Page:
ClareVision NVRs and Camera setup

ClareVision NVRs and Camera setup, The following guide gives you the basics on getting started with ClareVision NVRs and Camera setup.

Getting Started with ClareVision – NVR and Camera Setup

The following guide gives you the basics on getting started with ClareVision NVRs and Camera setup.


The following article provide the following information:

  • The basic functions of an NVR
  • The basic functions of an IP camera
  • Best practices for setting up an NVR


The NVR provides two basic functions: it network attaches the cameras and provides storage. In fact, the NVR does very little else.

  • Network services: the NVR provides a central place to access IP cameras. You can attach IP cameras directly to the ports of the NVR or leave the cameras on the LAN. The NVR can be configured attach to those cameras for purposes of centralized access and recording .Centralized access can be viewing on the web console or providing access to integrated solutions such as the ClareOne Panel or a home automation system such as Control4
  • Recording services: the NVR also provides recording services. You may record full time video or motion events, smart events, alarm events or any combination.


The NVR does NOT create events. The camera creates all events and the NVR simply records them. Why are the settings in the NVR for motion events, smart events and alarm events? Convenience. The NVR is simply configuring the camera so you do not have to log into each camera to configure an event. Check it out: configure an event in the NVR and log into the camera. You will see the exact settings you configured in the NVR in the camera settings web console.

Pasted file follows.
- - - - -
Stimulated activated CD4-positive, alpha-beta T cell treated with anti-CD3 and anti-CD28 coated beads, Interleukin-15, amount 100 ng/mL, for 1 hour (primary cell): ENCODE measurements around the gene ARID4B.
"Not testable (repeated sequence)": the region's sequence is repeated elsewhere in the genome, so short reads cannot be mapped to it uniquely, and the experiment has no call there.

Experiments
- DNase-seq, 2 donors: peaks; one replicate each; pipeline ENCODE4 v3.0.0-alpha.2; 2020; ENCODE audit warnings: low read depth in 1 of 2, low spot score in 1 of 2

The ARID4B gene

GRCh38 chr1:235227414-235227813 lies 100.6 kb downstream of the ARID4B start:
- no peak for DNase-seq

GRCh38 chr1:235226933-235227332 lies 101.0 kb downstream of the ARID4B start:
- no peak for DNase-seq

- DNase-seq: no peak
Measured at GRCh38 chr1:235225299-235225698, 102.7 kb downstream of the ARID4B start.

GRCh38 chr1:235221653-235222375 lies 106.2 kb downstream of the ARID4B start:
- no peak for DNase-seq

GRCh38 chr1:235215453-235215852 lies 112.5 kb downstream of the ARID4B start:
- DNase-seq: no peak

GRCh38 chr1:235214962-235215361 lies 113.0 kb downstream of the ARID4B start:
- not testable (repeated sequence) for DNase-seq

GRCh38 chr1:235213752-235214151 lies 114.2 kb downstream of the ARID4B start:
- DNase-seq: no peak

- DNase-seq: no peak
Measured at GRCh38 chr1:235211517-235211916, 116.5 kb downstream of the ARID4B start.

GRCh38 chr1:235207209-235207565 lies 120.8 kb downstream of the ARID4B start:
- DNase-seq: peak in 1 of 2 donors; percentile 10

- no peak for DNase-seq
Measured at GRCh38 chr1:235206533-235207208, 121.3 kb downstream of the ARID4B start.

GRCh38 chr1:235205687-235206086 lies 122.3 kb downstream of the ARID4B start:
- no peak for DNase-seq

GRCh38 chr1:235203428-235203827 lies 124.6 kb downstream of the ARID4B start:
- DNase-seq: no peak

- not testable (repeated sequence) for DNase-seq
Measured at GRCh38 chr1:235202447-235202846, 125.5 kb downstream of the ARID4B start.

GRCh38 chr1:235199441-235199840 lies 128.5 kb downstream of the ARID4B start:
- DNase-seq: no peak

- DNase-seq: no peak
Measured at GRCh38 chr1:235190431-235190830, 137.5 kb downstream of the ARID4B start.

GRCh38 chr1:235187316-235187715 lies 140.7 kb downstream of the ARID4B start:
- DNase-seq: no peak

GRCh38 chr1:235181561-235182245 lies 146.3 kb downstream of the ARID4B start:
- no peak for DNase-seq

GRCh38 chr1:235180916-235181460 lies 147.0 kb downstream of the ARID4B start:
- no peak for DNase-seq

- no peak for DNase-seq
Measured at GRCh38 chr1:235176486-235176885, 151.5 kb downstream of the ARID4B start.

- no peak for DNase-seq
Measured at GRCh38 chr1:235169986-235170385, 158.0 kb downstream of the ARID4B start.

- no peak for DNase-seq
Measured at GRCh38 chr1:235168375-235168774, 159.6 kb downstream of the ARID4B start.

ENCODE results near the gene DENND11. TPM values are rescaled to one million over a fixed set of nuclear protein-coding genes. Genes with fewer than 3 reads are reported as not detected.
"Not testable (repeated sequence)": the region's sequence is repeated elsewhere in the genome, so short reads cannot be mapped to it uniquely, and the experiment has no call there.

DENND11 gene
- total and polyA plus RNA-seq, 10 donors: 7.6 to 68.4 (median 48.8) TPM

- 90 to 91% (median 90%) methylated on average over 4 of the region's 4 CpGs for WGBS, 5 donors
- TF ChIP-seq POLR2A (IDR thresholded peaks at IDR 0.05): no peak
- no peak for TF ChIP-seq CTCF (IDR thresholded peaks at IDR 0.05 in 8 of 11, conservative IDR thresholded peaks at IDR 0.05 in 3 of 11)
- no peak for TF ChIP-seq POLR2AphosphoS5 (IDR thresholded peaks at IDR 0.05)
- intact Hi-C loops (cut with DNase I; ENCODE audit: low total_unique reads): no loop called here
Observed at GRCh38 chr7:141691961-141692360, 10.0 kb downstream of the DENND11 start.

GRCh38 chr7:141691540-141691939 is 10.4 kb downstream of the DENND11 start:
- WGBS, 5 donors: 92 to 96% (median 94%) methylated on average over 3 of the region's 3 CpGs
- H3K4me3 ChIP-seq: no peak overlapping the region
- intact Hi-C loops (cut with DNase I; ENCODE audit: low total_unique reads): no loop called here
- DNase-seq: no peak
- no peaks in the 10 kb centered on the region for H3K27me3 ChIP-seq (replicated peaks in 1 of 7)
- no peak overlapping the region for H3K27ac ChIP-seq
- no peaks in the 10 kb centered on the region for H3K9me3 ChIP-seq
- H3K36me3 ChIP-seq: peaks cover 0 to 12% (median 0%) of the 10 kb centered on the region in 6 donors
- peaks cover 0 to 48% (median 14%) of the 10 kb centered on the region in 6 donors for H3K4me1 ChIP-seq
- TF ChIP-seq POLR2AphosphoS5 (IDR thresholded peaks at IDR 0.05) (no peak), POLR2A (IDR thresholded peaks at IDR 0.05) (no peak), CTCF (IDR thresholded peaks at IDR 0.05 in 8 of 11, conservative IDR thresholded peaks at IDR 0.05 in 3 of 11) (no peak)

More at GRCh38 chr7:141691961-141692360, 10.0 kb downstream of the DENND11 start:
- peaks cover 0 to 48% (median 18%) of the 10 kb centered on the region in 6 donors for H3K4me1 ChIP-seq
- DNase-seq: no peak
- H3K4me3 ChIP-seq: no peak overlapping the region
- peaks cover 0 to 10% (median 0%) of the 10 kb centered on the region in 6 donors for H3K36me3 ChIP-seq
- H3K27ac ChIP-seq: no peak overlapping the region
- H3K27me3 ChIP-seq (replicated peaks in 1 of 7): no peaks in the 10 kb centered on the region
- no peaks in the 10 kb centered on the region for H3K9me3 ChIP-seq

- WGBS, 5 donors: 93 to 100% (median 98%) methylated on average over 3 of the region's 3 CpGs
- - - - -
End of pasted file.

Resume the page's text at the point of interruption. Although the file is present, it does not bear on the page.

Since many ClareVision cameras come with SD cards installed, when should I use an NVR?

  • Full time recording: the SD Cards are not useful for full time recording. A 4MP camera will overwrite in less than one day on full time record
  • Storing multiple event types: the camera will store motion OR smart events OR alarm events. Use the NVR if you need multiple event types stored
  • Camera count: if you are getting above 2 to 3 cameras, it is probably time for an NVR. Centralized access and storage flexibility will be very useful in those use cases.


A word about ports on the NVR. Ports and channels often get used interchangeably. For Clare Controls, an NVR port is a PoE port on the back of the NVR. Each port is a “physical channel”. For example, an eight channel NVR has 8 physical channels or ports. A virtual channel is a channel that is connected to the NVR via the LAN port, not a PoE port. Therefore, a channel is a connection between the NVR and a camera whether physically on a port or virtually via the LAN. The following table details the channel count by model number for ClareVision NVR’s:

Model Physical Channels Virtual Channels Total Channels
CLR-V200-4PNVR1 4 5 9
CLR-V200-8PNVR2 8 8 16
CLR-V200-16PNVR4 16 9 25


ClareVision NVRs and Camera setup

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IP Cameras

The IP camera is where almost everything interesting happens. The IP camera collects, analyzes and forwards video streams and snapshots to one or more clients. The camera can provide service to a mobile app, the NVR and an integrated control system simultaneously. It also provides multiple streams of video in different resolutions and frame rates so the client device can select the stream it can process. The following provides a high level reference highlighting the differences between the Value Series and Performance Series ClareVision IP cameras:

Feature Value Series Performance Series
Motion ✔️ ✔️
Advanced Motion ✔️
Smart Events ✔️
Streams 2 3
Starlight ✔️
Available Varifocal ✔️
Fixed Lens 3.6mm 2.8mm
Color at Night Coming Soon

In summary, the camera is where everything interesting happens. The NVR simply provides convenient access and storage.

Next, let’s set up an NVR with ClareVision and ONVIF cameras…

Setup a ClareVision NVR and IP Cameras